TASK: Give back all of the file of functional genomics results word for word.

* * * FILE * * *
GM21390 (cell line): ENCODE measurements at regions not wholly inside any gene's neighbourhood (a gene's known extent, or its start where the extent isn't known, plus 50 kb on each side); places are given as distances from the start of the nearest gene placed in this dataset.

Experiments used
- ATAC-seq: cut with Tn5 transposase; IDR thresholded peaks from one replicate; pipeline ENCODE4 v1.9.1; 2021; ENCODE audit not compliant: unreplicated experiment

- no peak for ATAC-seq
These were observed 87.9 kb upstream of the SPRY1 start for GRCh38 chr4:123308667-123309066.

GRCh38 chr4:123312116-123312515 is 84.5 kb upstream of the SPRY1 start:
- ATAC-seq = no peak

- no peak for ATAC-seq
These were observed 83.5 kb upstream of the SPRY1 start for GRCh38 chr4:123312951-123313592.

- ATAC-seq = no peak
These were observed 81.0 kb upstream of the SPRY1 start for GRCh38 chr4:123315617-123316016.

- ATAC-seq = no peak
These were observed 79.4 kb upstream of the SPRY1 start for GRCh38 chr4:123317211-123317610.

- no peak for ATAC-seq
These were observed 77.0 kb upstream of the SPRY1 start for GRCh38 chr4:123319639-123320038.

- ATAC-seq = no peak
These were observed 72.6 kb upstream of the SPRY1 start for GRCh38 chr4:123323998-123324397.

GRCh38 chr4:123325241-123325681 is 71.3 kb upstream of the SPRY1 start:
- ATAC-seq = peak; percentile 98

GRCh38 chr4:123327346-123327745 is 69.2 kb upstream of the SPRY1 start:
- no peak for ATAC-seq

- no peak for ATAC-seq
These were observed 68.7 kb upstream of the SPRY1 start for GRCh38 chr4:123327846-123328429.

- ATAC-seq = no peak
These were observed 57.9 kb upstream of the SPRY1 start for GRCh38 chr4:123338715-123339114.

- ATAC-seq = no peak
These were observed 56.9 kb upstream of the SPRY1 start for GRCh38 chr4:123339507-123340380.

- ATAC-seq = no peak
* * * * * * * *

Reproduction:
GM21390 (cell line): ENCODE measurements at regions not wholly inside any gene's neighbourhood (a gene's known extent, or its start where the extent isn't known, plus 50 kb on each side); places are given as distances from the start of the nearest gene placed in this dataset.

Experiments used
- ATAC-seq: cut with Tn5 transposase; IDR thresholded peaks from one replicate; pipeline ENCODE4 v1.9.1; 2021; ENCODE audit not compliant: unreplicated experiment

- no peak for ATAC-seq
These were observed 87.9 kb upstream of the SPRY1 start for GRCh38 chr4:123308667-123309066.

GRCh38 chr4:123312116-123312515 is 84.5 kb upstream of the SPRY1 start:
- ATAC-seq = no peak

- no peak for ATAC-seq
These were observed 83.5 kb upstream of the SPRY1 start for GRCh38 chr4:123312951-123313592.

- ATAC-seq = no peak
These were observed 81.0 kb upstream of the SPRY1 start for GRCh38 chr4:123315617-123316016.

- ATAC-seq = no peak
These were observed 79.4 kb upstream of the SPRY1 start for GRCh38 chr4:123317211-123317610.

- no peak for ATAC-seq
These were observed 77.0 kb upstream of the SPRY1 start for GRCh38 chr4:123319639-123320038.

- ATAC-seq = no peak
These were observed 72.6 kb upstream of the SPRY1 start for GRCh38 chr4:123323998-123324397.

GRCh38 chr4:123325241-123325681 is 71.3 kb upstream of the SPRY1 start:
- ATAC-seq = peak; percentile 98

GRCh38 chr4:123327346-123327745 is 69.2 kb upstream of the SPRY1 start:
- no peak for ATAC-seq

- no peak for ATAC-seq
These were observed 68.7 kb upstream of the SPRY1 start for GRCh38 chr4:123327846-123328429.

- ATAC-seq = no peak
These were observed 57.9 kb upstream of the SPRY1 start for GRCh38 chr4:123338715-123339114.

- ATAC-seq = no peak
These were observed 56.9 kb upstream of the SPRY1 start for GRCh38 chr4:123339507-123340380.

- ATAC-seq = no peak